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Epidemiology. 2009 Jul;20(4):500-7.

The novel "genomic pathway approach" to complex diseases: a reason for (over-)optimism?

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Division of Clinical Epidemiology and Aging Research, German Cancer Research Center, Bergheimer St. 20, D-69115 Heidelberg, Germany.



Examination of the genetic structure of complex diseases by a "genomic pathway approach"--which applies stepwise model selection to sets of more than 1000 polymorphisms in studies of several hundred subjects--has recently been proposed. Models constructed through extensive selection procedures may yield misleading test statistics and measures of predictive performance; we aimed to quantify the extent of such problems inherent to stepwise regression on the genomic pathway scale.


We performed permutation analyses and data-splitting approaches using one of the datasets examined in the paper that originally suggested this approach (n = 536; 1195 SNPs in 22 genes) (Lesnick et al. PLoS Genet. 2007;3:e98).


The P values for the genetic effects produced by standard testing severely overestimated the significance, resulting in our example in a standard P value of 3.5 x 10(-69) and a permutation P of 0.003 (95% confidence interval = 0.001 to 0.009). Furthermore, the apparent validity as measured by the area under the receiver operating characteristic curve in 90% training datasets (0.935 [interquartile range = 0.918-0.951]) was extremely overoptimistic when compared with the validity estimated from the excluded 10% validation subsets (0.564 [0.518-0.614]). This validated area under the receiver operating characteristic curve was lower than for models predicting case/control status solely from age and sex while excluding any genetic effects (median difference = -0.040 [95% confidence interval = -0.049 to -0.031]).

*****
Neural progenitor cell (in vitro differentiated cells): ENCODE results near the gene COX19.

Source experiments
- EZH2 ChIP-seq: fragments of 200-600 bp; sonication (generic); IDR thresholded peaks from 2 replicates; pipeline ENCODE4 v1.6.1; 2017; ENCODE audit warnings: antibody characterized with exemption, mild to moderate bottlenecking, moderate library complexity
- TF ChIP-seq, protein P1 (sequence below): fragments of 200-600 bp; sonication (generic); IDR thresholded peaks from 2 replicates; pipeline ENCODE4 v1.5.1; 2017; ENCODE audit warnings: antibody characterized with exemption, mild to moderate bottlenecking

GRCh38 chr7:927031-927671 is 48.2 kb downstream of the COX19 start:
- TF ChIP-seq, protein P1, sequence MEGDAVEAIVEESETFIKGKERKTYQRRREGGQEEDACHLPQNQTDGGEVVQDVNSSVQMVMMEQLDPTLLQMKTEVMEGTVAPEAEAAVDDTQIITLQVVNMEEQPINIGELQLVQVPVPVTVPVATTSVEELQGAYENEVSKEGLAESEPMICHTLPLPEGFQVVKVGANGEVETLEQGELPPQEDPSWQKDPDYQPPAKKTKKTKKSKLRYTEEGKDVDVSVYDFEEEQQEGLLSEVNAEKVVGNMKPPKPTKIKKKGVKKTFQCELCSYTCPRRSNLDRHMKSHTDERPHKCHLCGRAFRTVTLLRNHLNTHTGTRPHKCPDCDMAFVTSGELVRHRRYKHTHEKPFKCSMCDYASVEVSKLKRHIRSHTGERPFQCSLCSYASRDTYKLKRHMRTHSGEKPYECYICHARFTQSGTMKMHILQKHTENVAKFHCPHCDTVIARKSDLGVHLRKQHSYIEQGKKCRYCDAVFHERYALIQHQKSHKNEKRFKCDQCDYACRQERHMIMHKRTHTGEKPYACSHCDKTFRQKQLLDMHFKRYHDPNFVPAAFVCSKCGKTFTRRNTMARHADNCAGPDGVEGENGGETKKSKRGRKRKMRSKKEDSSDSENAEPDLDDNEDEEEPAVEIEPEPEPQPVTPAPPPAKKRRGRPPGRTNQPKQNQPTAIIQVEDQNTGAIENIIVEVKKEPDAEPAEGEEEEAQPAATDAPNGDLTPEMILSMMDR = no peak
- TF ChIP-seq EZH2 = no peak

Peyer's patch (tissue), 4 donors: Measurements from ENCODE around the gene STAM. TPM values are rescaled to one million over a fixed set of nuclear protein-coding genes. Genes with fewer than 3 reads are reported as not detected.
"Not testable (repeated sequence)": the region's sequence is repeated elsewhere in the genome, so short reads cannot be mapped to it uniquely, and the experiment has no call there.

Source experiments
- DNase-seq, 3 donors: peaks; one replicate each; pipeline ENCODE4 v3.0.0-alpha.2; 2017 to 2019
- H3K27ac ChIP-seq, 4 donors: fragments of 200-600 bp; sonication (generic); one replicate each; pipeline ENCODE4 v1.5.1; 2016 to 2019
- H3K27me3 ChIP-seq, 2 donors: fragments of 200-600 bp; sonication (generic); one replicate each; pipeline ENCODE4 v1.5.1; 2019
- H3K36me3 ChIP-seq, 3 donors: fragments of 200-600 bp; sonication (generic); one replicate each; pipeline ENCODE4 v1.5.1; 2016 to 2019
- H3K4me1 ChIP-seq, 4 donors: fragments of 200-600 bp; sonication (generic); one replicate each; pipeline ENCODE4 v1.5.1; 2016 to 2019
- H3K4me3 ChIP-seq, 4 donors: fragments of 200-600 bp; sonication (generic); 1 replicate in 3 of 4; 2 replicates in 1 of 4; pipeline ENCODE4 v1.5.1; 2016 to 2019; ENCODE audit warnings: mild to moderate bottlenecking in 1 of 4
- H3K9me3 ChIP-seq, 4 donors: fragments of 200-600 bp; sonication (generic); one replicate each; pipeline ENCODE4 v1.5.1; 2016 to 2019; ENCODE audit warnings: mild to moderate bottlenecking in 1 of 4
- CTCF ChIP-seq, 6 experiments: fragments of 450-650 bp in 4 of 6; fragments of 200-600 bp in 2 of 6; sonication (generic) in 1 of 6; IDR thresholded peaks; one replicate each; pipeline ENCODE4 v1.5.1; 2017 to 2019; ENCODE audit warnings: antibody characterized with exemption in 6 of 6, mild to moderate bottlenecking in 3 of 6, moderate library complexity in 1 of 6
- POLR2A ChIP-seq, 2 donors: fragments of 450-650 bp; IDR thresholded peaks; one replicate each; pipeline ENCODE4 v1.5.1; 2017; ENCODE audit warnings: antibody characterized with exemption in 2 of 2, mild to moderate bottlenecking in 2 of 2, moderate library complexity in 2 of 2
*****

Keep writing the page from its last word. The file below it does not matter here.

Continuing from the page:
The application of stepwise model selection on the genomic pathway scale--at least in the simple form currently put forward--is prone to yield highly misleading results. We provide pointers to some promising alternatives.

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